The substrate can be washed if desired, e.g. with isopropyl alcohol, and vacuum dried at about 80° C. overnight before plasma deposition, if desired. The substrate can also be cleaned in situ with a plasma pretreatment cleaning step (also referred to as “etching”) in which the plasma is generated with argon or with argon and oxygen to remove or oxidize contaminants on the surface of the substrate prior to deposition.
After formation of the substrate 110, the substrate 110 is placed in the deposition chamber 1 on the support 22. The pressure in the deposition chamber 1 is then reduced to about 0.133 Pa (1 milliTorr) or less. The flow of argon through the supply line 3 is then commenced, and a direct current (DC) voltage is applied across the cathodes 5 and anode 4 to generate a plasma. Due to the pressure drop into the deposition chamber 1, the plasma expands through the nozzle 8, forming a plasma jet. The nozzle 8 typically has a temperature of about 200° C. during operation. The substrate typically has a temperature of about 20-130° C. during operation.
Typically, the argon plasma is established with the shutter 24 inserted between the substrate 110 and the nozzle 8. To begin deposition of the first layer 120, the shutter 24 is retracted and a first material is injected into the plasma.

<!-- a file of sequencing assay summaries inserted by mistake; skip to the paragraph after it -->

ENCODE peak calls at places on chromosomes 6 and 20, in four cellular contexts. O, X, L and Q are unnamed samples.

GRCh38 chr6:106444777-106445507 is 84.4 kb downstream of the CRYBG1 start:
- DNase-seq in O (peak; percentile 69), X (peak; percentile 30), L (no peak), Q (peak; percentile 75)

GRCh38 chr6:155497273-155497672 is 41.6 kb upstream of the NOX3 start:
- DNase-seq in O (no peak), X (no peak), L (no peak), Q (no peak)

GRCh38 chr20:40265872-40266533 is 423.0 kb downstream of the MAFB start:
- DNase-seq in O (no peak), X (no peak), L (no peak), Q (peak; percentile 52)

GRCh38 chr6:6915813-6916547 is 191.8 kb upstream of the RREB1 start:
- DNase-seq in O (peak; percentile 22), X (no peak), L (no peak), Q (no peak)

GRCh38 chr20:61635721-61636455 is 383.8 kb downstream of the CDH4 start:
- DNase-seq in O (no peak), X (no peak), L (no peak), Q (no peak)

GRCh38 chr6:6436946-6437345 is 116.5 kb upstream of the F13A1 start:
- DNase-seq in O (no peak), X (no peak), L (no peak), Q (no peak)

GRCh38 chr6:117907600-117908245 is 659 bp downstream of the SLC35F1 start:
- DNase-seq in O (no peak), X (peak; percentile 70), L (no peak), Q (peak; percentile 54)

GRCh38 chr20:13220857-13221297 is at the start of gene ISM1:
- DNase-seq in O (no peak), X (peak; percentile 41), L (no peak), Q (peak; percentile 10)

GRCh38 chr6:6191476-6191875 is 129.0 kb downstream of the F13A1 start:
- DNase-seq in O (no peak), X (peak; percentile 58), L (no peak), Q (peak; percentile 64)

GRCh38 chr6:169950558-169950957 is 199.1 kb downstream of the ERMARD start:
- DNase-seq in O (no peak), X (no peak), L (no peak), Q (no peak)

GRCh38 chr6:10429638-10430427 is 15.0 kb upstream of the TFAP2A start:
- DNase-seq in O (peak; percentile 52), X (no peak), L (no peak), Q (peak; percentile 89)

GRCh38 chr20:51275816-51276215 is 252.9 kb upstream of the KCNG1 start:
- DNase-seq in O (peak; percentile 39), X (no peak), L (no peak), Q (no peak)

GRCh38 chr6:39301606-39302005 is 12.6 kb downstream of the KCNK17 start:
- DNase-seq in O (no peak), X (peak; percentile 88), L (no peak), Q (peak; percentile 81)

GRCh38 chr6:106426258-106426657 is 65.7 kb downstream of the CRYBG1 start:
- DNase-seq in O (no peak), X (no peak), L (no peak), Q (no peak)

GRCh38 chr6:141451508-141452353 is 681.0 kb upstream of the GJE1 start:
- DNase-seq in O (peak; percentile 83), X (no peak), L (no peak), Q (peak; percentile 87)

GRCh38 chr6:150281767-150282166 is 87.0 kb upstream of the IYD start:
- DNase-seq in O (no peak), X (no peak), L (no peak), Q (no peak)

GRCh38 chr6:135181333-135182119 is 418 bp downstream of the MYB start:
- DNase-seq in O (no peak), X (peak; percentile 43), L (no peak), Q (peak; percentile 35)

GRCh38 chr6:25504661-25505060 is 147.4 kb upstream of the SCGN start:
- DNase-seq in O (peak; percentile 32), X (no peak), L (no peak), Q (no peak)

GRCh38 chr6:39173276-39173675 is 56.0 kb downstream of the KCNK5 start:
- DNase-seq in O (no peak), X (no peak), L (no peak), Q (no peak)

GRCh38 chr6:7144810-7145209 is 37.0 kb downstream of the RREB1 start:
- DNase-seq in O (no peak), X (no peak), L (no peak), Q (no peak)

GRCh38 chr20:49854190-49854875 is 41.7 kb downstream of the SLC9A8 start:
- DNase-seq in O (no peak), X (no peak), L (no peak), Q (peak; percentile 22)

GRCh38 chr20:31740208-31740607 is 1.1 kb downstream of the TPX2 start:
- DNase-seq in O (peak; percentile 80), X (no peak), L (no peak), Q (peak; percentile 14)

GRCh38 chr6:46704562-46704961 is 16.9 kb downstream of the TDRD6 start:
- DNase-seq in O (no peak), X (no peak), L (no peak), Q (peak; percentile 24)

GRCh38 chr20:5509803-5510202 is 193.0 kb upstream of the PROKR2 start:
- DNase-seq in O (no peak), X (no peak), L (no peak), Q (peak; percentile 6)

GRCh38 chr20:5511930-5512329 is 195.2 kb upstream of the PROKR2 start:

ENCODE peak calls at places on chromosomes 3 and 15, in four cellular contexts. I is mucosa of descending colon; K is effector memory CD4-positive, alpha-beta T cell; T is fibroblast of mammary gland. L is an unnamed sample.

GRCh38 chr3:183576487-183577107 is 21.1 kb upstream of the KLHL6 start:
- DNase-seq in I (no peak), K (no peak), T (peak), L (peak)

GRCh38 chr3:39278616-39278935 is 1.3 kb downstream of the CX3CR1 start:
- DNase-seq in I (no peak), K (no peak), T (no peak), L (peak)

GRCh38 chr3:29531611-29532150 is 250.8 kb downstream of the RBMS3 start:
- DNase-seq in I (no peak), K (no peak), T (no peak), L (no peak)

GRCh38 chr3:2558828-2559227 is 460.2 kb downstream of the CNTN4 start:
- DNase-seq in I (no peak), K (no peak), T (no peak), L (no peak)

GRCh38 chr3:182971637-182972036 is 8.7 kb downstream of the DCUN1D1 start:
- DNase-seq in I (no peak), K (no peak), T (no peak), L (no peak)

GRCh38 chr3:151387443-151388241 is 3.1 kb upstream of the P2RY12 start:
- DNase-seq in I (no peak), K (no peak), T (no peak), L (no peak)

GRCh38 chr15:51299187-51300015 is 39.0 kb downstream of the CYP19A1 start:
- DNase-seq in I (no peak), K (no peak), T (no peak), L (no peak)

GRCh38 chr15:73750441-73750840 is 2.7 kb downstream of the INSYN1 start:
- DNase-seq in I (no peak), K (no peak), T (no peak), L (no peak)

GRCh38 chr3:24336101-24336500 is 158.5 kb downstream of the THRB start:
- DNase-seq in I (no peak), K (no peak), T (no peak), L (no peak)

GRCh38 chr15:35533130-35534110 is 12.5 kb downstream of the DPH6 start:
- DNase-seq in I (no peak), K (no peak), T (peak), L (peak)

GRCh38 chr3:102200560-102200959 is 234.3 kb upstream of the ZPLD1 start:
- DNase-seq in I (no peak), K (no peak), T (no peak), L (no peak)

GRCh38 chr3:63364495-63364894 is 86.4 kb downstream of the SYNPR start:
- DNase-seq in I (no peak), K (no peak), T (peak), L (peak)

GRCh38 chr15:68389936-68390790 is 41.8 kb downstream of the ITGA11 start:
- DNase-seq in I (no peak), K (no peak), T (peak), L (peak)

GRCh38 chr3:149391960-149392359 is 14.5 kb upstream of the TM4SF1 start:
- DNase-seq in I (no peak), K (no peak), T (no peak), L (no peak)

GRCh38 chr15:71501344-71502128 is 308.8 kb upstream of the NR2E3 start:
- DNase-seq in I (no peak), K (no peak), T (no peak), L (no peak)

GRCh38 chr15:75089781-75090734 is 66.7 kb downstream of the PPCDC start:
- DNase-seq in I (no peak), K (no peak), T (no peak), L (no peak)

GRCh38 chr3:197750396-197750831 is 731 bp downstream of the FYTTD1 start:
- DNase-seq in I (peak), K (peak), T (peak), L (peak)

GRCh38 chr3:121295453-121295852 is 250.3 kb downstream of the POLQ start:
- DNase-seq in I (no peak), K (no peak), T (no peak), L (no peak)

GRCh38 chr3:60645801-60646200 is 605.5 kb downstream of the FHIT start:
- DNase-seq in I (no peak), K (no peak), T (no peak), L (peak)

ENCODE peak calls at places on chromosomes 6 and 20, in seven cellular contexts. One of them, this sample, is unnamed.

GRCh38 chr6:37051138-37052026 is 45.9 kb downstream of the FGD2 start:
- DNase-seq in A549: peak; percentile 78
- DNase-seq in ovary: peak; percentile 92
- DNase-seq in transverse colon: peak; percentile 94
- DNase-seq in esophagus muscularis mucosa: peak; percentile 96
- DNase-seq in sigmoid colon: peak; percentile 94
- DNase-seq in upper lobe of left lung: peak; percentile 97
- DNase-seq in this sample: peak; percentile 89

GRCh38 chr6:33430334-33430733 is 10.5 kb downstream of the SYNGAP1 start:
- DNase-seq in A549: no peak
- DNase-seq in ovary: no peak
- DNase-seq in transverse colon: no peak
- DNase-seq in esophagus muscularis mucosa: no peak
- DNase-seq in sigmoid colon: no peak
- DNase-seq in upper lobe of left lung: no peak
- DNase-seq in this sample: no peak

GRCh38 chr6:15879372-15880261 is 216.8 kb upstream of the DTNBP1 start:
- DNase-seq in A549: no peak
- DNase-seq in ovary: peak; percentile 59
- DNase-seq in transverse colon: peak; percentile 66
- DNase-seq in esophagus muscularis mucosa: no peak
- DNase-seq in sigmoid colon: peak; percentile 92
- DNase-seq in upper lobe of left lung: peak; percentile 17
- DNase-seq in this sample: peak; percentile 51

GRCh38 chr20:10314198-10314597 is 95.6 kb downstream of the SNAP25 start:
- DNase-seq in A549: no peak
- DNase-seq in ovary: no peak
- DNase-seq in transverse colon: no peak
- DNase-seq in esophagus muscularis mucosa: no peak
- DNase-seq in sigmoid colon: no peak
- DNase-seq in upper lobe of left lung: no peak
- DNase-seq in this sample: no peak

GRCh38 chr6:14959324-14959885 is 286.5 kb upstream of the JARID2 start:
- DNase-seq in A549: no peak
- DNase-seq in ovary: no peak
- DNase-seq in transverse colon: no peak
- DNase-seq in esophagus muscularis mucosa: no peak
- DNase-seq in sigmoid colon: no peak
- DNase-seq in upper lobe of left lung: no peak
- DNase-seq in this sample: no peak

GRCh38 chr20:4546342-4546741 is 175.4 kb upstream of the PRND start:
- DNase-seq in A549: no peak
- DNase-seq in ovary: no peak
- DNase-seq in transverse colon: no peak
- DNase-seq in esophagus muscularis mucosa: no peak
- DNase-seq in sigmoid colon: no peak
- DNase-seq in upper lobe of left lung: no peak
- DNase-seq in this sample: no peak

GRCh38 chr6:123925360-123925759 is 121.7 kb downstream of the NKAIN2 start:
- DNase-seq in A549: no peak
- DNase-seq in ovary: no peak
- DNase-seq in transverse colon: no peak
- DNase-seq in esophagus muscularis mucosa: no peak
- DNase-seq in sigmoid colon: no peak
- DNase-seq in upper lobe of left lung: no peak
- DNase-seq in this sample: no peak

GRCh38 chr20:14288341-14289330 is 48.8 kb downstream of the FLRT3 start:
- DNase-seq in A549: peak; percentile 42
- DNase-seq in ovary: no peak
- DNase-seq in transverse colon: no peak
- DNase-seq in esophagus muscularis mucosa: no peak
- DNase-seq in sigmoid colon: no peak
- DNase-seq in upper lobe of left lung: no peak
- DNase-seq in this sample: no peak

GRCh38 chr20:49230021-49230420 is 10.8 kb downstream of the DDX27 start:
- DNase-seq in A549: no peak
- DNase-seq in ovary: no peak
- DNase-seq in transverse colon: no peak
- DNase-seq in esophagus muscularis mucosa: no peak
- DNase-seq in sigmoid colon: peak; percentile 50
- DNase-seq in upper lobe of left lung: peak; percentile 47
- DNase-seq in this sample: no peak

According to one embodiment of the invention, the first layer comprises an interlayer. The term “interlayer” refers to a layer 120 situated between the substrate 110 and the UV absorbing layer 130. The interlayer 120 typically has a coefficient of thermal expansion (CTE) which is between the CTE of the substrate 110 and the CTE of the UV absorbing layer 130. The interlayer 120 improves the adhesion between the UV absorbing layer 130, which is typically inorganic, and the substrate 110, which is typically organic. Without the compliant interlayer 120, the bond between the organic substrate, e.g. a polycarbonate, and the inorganic UV absorbing layer, e.g. a metal oxide, may experience cracking, delamination, and blistering, primarily due to the difference in chemical nature and thermal expansion coefficients of the two materials.